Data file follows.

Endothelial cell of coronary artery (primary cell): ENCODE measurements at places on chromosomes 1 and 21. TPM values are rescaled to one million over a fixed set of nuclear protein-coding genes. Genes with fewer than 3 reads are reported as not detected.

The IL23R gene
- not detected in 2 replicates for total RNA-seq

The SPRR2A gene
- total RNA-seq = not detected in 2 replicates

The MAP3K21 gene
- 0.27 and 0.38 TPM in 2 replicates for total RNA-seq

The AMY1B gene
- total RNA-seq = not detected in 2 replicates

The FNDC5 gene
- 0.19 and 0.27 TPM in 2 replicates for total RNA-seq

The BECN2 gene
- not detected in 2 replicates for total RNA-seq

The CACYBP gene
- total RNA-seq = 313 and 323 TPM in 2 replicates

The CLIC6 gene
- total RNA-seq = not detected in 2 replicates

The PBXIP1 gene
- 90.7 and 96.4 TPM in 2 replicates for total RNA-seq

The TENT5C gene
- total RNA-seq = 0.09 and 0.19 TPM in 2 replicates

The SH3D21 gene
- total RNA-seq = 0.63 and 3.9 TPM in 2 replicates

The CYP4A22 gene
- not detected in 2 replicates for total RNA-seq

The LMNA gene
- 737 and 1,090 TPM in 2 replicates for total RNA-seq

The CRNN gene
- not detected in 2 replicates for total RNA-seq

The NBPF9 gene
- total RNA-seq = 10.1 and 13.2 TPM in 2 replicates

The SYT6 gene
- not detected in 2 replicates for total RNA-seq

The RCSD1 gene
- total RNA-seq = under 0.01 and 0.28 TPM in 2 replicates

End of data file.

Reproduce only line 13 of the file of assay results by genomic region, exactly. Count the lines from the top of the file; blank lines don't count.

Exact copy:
- not detected in 2 replicates for total RNA-seq